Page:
And not as much was done, like CGI, as you would imagine. If they could give it to us physically, they would. I mean, like the make-up, they did an amazing job with the fades with prosthetics. And as the story continues, you see more and more gory stuff.
But it’s kind of a blank canvas, because Jack created this whole new mythology, this whole new theology based around the science behind the fades. So I think that the make-up and the special effects people had a lot of fun with this blank canvas, you know, creating this whole new world or parallel world.
It was fun for all of us in that way, because say with the vampire genre or the zombie genre, which everyone knows the answers to. We’re kind of acquainted with them after a certain point, because there have been so many shows or films, like the vampire thing, whether it be “Interview with a Vampire” or “Twilight” or “Buffy” or whatever it would be, those certain rules that we all know historically about like a vampire, like garlic, stakes through the heart, must be invited in, all that kind of stuff. And, similarly, with zombies there are those things.
What was great about this was we were all learning together, the writers, producers, actors, makeup. It was kind of like, “Can they do that?” “Can Fades do that?” And what do we think, what’s the answer to this question, you know, how would we portray that, how would we comment on that. It was a lot of fun for all of us, because we were writing a mythology from the start, from scratch.
It’s interesting that Sarah, even as a Fade, seems to be clinging on to her human life and especially to Mark. Did you find it fun to play that love story?
Yeah. It was really interesting. All goodsci-fi or supernatural asks really interesting, profound philosophical questions. There’s a lot of fun in there but you’re classic, great horror orsci-fi asks you philosophical questions about the human state as well.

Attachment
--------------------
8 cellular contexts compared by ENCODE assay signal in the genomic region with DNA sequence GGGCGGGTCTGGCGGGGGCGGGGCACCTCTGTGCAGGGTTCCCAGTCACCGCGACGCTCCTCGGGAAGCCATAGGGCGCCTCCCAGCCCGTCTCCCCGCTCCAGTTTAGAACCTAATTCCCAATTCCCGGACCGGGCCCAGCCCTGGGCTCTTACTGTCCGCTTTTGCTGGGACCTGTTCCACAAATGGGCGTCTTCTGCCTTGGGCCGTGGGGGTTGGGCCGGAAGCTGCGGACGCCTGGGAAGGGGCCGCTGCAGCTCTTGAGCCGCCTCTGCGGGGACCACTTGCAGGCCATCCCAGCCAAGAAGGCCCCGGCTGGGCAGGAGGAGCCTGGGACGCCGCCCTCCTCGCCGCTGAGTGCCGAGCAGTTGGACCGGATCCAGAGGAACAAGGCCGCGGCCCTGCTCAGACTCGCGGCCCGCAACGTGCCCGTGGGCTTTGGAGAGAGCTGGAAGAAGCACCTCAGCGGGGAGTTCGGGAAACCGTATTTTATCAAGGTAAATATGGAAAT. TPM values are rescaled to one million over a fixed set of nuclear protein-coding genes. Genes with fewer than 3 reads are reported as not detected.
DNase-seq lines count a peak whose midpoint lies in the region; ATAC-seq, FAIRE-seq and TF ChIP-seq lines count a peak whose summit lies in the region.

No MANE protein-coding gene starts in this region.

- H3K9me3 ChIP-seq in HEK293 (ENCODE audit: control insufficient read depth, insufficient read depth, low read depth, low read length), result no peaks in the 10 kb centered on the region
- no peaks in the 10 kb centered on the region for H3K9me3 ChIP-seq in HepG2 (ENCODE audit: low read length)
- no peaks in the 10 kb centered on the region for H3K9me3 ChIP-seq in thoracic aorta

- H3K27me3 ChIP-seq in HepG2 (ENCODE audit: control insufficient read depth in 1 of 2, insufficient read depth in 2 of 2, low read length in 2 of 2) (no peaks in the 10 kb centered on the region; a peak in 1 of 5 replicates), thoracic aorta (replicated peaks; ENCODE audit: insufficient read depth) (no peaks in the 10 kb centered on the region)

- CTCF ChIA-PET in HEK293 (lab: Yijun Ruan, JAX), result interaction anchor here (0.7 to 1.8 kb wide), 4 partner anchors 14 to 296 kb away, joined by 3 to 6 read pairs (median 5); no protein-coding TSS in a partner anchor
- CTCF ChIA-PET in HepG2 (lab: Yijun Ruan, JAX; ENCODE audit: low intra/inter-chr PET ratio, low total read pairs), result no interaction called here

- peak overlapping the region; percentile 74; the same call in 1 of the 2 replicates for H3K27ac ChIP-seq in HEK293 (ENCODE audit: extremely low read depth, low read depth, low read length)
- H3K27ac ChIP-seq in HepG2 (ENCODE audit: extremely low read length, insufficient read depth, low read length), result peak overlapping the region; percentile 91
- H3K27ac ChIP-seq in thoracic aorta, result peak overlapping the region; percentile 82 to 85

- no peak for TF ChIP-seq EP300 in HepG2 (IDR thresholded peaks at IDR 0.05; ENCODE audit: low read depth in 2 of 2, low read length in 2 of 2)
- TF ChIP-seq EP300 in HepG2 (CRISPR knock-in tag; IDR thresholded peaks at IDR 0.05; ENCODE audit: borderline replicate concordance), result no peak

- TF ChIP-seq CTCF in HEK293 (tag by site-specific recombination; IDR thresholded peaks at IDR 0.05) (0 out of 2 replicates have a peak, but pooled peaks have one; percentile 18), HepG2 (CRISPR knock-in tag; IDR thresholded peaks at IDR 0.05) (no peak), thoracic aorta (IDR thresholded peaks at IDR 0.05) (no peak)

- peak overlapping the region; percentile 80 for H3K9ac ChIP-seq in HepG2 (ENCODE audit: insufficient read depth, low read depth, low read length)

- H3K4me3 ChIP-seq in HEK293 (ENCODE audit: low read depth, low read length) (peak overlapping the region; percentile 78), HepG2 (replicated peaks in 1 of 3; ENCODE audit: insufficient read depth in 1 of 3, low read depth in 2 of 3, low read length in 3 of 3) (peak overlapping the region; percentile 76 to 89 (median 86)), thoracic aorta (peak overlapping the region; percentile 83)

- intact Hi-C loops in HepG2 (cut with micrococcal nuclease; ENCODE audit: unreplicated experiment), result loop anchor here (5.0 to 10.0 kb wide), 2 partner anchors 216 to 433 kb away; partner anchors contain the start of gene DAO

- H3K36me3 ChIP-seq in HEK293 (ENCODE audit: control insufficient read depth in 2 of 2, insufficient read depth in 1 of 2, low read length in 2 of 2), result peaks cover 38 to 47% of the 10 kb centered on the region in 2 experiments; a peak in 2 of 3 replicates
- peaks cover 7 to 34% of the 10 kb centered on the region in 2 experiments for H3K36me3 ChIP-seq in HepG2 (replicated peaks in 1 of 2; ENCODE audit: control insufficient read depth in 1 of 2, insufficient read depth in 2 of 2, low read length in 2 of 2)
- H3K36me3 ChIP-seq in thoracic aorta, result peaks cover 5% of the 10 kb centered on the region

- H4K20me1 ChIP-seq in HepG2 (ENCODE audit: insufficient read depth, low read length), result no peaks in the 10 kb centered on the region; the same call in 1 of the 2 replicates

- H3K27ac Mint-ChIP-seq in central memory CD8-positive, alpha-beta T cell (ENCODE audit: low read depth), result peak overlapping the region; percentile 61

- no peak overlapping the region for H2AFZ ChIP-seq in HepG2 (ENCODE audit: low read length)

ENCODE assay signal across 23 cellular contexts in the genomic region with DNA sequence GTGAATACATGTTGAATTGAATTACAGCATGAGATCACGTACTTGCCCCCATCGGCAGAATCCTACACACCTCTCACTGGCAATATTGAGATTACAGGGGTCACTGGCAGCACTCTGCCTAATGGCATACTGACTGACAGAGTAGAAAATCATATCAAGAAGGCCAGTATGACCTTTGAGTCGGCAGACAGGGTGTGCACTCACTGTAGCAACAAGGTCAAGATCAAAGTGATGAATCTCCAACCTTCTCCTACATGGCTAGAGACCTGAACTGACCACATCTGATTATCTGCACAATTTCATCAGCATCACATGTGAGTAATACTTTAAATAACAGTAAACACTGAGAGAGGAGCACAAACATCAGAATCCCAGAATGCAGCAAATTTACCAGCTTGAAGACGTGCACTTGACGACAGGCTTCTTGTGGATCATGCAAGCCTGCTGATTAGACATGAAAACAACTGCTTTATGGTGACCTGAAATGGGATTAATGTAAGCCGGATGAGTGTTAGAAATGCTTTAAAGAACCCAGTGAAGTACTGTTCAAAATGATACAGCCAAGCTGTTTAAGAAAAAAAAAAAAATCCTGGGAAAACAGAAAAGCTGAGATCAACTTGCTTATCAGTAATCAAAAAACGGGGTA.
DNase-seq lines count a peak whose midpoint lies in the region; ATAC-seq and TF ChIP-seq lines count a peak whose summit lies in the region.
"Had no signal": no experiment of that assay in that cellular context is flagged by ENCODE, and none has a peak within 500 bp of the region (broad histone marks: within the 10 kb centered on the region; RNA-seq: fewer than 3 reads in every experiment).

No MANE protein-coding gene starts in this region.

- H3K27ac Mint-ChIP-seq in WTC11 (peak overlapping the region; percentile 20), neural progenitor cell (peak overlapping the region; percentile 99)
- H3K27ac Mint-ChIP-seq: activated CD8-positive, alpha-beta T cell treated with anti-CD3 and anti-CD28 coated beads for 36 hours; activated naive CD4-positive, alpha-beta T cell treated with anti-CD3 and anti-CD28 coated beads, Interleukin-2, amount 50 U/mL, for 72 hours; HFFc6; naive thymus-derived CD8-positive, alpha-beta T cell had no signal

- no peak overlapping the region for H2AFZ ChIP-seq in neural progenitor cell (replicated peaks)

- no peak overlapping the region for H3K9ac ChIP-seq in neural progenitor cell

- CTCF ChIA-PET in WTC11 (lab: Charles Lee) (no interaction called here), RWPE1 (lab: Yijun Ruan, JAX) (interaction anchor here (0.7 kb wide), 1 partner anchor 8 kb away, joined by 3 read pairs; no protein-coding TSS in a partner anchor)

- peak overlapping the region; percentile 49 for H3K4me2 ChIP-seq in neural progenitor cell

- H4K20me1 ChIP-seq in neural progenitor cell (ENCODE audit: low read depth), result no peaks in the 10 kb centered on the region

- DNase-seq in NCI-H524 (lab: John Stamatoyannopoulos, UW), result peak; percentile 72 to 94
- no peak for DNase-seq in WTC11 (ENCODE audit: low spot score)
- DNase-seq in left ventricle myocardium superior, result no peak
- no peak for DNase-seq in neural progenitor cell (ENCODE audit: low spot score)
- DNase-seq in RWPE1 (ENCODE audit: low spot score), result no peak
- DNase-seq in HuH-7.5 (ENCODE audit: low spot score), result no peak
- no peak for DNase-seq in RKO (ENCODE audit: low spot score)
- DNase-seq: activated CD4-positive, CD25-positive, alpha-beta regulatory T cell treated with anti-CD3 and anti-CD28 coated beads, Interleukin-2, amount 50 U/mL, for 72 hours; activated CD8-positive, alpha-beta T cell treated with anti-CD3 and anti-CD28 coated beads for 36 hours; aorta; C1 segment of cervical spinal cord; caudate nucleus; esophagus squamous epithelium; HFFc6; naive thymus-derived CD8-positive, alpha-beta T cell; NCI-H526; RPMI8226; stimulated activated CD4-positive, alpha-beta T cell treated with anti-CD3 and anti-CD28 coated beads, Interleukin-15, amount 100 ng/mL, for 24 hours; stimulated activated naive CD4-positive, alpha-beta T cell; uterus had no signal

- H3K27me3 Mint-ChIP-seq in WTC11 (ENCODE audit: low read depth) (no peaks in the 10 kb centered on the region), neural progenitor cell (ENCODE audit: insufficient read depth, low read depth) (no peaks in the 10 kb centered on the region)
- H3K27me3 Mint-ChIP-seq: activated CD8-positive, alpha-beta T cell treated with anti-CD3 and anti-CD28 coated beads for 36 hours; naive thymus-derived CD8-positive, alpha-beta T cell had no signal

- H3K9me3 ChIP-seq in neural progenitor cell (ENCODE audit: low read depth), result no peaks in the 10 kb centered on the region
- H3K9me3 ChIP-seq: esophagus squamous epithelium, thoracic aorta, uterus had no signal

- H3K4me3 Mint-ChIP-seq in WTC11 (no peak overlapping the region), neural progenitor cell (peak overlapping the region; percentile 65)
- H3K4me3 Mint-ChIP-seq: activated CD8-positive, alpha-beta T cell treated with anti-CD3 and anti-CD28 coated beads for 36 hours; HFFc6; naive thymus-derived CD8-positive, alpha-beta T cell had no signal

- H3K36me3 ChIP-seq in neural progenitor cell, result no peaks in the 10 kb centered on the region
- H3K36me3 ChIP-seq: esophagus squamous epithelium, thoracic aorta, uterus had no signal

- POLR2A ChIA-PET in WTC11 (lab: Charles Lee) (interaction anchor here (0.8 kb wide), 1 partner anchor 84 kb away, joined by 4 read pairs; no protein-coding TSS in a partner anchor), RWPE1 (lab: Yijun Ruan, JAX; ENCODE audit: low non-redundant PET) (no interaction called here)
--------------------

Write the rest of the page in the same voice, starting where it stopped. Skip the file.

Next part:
And for me what was interesting was this whole thing about death and love and that love can live beyond the other side and this fear that we all have of what's beyond and losing our loved ones and being alone. The show does ask some quite big questions, which I think is good and totally in context with kind of the teenage cast that sort of leads us in, because when do you have all that angst about life and death and your sense of identity? That's when you’re a teenager, when you’re an adolescent, when you have all these profound questions hit you the first time.
And I just thought it was really cleverly done the way all the characters were interlinked. I had so much fun as well, so much fun, working with Johnny Harris, who’s a BAFTA-nominated actor in this country and he’s playing Neil in the show. And he was just such a good comrade to be working opposite. Sarah’s story, that sort of triangle of loyalty, [should she be] loyal to Neil and the angelics or be loyal to her husband in her other life was a real gift to play that friction, to be torn like that.
So tell me, do you believe in ghosts?
Do I believe in ghosts? [Laughs.] I’m sorry. I’m laughing; I get asked this in every interview to do with this show. It’s like I’m not saying that you’re unoriginal or anything. [Laughs.]
Well, it’s an obvious question, I guess.
Sure it is. Look, hey, the biggest question in life is death; that’s a cutesy thing to say, but it’s true. And what I find so fascinating is all the way that really different religions handle it, you know, be it Hinduism, Buddhism, Roman Catholicism, everyone’s got a take and set of answers for it.
And what I just love about Jack is Jack’s writing this whole thing and going, “Here’s my answer.” [Laughs.] It’s just like sure, why not? I mean, some people have got this kind of attitude to religion that would say, “Well, your answer is as good as the next persons.” That's what I kind of find fascinating, really, is a fresh take on what could be the big unanswered question.
Right. So do you?
Do I believe in ghosts?
No, I’m probably going to give you a really “actor” answer. I believe in energy, so it depends on how that manifests itself. But, you know, I think Mr. Jack Thorne’s answer could be given as much credit as anyone else’s. [Laughs.]
Right. I loved the whole idea that they're trapped and that man has sort of taken away their ascendant spots.
The idea that I really love in the show, Curt, is that life is unfair, so whoever said death should be fair? I think that fundamental premise of it being random. Some people have managed to ascend, some people haven't. Death can be as crappy as life can in being unevenhanded in that way. I think that's a really clever, interesting premise to start, and I like that a lot, that's what attracted me.